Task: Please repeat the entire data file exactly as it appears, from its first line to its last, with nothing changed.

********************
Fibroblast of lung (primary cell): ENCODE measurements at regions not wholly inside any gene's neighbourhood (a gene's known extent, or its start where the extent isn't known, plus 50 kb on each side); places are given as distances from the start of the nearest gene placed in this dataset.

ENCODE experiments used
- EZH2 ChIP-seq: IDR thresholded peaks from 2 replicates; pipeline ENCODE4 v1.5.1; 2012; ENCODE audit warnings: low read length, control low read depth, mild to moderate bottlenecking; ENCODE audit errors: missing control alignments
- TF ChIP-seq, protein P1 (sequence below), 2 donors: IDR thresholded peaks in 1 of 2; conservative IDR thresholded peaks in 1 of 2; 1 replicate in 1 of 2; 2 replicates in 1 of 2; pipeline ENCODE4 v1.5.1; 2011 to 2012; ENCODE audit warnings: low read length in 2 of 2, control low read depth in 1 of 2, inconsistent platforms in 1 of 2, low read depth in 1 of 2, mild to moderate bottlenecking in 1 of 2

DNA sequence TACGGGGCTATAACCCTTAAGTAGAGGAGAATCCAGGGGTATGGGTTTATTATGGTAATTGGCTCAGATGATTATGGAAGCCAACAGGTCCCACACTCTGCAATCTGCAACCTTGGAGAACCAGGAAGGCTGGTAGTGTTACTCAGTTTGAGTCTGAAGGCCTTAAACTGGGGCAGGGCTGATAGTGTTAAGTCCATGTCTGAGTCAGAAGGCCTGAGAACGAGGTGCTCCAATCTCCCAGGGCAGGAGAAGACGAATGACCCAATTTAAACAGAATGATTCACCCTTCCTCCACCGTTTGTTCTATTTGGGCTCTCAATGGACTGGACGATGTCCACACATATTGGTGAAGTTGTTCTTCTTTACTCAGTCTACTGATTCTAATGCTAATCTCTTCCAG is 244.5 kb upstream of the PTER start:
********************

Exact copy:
Fibroblast of lung (primary cell): ENCODE measurements at regions not wholly inside any gene's neighbourhood (a gene's known extent, or its start where the extent isn't known, plus 50 kb on each side); places are given as distances from the start of the nearest gene placed in this dataset.

ENCODE experiments used
- EZH2 ChIP-seq: IDR thresholded peaks from 2 replicates; pipeline ENCODE4 v1.5.1; 2012; ENCODE audit warnings: low read length, control low read depth, mild to moderate bottlenecking; ENCODE audit errors: missing control alignments
- TF ChIP-seq, protein P1 (sequence below), 2 donors: IDR thresholded peaks in 1 of 2; conservative IDR thresholded peaks in 1 of 2; 1 replicate in 1 of 2; 2 replicates in 1 of 2; pipeline ENCODE4 v1.5.1; 2011 to 2012; ENCODE audit warnings: low read length in 2 of 2, control low read depth in 1 of 2, inconsistent platforms in 1 of 2, low read depth in 1 of 2, mild to moderate bottlenecking in 1 of 2

DNA sequence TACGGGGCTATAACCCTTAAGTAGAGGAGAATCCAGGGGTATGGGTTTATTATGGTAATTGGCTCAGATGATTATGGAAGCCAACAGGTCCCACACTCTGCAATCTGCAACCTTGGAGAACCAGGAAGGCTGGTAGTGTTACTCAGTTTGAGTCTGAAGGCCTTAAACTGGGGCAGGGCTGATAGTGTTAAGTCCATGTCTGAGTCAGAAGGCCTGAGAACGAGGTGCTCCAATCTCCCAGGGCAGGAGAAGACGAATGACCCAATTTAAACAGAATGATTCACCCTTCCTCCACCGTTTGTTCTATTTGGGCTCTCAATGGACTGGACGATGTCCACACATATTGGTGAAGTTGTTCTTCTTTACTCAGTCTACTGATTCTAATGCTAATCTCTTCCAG is 244.5 kb upstream of the PTER start: